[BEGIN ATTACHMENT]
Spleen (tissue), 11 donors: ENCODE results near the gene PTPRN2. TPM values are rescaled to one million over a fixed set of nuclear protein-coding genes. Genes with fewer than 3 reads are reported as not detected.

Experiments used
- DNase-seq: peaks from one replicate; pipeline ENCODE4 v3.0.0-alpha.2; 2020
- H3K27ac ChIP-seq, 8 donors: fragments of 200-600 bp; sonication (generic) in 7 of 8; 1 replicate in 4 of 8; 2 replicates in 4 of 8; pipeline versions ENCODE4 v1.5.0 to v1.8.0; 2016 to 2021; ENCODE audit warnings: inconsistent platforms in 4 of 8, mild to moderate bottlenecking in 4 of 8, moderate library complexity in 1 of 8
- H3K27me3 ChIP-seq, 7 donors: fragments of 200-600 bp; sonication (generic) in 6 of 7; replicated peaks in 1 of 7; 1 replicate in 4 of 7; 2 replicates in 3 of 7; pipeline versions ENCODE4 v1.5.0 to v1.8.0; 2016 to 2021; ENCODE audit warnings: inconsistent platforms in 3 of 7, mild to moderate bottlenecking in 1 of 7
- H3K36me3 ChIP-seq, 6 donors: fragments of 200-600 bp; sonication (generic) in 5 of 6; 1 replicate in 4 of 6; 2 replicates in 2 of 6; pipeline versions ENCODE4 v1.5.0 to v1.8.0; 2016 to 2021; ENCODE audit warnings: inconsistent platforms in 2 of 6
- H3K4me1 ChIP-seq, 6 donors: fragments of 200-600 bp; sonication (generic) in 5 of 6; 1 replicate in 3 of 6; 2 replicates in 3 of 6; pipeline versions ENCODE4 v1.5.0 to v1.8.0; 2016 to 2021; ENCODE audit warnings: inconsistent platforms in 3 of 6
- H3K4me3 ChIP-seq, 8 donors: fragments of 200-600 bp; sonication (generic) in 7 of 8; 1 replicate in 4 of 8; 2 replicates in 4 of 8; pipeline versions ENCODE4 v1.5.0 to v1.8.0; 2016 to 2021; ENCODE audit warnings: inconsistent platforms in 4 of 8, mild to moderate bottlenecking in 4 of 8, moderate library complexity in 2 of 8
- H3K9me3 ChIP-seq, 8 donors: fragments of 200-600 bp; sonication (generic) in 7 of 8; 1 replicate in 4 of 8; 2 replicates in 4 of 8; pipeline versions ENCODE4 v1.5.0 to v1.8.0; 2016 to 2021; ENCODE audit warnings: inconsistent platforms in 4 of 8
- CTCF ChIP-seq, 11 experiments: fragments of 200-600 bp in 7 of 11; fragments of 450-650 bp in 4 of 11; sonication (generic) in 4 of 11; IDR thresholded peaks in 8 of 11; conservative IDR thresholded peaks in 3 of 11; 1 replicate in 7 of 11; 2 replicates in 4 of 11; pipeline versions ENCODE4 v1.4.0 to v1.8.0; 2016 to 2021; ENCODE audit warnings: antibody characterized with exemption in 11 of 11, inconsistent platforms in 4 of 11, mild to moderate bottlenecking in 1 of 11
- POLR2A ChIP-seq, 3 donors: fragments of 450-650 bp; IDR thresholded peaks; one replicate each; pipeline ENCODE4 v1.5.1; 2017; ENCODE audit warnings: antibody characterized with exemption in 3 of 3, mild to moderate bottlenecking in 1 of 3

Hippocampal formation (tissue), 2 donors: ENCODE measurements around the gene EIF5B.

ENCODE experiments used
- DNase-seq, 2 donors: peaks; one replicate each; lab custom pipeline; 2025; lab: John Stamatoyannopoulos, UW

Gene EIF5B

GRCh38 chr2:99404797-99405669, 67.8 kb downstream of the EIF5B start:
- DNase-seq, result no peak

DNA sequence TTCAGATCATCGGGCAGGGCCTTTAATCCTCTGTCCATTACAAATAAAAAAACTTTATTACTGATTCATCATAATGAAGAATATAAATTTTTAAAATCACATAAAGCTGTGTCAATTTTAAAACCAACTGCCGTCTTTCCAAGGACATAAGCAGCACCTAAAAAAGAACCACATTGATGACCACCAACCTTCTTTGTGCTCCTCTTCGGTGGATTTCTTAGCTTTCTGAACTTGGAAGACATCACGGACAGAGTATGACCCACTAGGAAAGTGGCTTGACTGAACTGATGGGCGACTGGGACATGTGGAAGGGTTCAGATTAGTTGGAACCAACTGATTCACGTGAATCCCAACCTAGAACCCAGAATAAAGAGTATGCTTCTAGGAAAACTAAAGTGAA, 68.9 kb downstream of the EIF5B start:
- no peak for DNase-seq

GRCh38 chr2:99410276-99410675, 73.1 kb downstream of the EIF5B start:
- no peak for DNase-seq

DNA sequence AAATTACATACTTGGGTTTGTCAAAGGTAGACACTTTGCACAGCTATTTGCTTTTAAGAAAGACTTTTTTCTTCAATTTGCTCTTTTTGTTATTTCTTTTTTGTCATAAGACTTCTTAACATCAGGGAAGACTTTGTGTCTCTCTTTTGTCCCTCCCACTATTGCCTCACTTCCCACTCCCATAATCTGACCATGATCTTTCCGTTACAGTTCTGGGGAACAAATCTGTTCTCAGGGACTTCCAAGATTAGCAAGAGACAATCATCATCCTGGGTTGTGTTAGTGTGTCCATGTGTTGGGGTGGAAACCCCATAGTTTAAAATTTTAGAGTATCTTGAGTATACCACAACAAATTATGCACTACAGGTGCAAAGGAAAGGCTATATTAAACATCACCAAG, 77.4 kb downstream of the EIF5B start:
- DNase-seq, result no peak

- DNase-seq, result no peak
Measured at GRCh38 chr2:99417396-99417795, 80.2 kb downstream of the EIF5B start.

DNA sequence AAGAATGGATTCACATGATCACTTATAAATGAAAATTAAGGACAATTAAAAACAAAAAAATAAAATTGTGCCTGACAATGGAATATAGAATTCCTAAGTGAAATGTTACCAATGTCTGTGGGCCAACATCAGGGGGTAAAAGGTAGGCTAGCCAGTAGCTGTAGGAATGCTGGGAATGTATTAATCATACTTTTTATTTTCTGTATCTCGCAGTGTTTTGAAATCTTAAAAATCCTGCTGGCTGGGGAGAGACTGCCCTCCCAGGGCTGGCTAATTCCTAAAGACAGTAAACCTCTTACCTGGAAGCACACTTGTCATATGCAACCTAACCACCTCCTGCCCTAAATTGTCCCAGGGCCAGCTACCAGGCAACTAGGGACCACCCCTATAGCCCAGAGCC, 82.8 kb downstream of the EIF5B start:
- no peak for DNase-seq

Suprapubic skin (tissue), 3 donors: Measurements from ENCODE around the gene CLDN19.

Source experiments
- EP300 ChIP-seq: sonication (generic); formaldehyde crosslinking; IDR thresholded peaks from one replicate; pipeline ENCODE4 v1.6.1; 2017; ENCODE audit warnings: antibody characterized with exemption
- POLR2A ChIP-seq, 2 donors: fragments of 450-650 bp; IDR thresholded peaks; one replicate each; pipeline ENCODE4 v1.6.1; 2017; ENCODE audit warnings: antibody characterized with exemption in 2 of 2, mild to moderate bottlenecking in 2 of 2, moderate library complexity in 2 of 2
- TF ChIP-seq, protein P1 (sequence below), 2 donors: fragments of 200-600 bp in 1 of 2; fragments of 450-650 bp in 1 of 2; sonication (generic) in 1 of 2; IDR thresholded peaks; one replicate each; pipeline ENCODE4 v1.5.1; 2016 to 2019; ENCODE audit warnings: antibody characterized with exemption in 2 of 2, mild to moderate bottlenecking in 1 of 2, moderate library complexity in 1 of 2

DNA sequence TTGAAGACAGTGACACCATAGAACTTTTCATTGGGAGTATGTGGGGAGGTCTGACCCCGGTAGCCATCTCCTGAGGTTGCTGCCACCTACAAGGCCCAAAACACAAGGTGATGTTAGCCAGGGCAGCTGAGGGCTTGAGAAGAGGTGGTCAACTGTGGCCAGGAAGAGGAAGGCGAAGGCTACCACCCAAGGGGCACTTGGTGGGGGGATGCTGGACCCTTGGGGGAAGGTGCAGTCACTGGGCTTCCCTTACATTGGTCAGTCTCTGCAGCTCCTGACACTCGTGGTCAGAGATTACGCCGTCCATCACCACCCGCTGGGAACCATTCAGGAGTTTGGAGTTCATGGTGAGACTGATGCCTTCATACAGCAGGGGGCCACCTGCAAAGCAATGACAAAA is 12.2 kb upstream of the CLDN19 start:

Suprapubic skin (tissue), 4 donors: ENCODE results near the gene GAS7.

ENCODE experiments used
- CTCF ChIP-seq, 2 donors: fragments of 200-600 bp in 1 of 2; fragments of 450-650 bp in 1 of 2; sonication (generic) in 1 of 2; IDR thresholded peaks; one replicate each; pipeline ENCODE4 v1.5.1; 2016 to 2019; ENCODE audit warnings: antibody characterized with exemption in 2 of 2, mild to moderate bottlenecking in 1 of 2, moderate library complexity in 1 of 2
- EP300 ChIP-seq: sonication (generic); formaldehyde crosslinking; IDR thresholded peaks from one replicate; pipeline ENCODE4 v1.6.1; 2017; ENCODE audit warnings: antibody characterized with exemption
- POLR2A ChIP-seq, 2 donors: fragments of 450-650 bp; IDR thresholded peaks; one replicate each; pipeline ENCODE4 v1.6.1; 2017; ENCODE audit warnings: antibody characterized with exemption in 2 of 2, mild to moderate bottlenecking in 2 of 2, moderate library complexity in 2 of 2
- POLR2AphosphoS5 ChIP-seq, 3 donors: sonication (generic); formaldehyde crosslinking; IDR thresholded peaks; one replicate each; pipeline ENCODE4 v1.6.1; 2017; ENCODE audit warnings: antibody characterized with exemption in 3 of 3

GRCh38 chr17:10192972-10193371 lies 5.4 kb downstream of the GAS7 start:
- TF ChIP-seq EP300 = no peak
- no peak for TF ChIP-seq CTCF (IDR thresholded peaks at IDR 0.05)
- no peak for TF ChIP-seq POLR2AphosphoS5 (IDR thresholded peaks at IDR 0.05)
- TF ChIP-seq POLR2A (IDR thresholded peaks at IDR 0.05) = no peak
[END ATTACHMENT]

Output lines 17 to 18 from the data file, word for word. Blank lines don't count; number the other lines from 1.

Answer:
- DNase-seq, result no peak

DNA sequence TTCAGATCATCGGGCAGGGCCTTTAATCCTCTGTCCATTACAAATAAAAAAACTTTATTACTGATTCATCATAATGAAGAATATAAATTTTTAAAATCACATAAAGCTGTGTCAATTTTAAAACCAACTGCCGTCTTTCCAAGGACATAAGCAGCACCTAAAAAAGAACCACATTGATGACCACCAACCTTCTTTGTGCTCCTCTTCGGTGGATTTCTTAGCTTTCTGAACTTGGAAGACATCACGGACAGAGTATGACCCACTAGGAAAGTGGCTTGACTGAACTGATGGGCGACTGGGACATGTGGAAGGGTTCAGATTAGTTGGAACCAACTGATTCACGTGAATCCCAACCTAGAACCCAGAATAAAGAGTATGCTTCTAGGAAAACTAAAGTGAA, 68.9 kb downstream of the EIF5B start: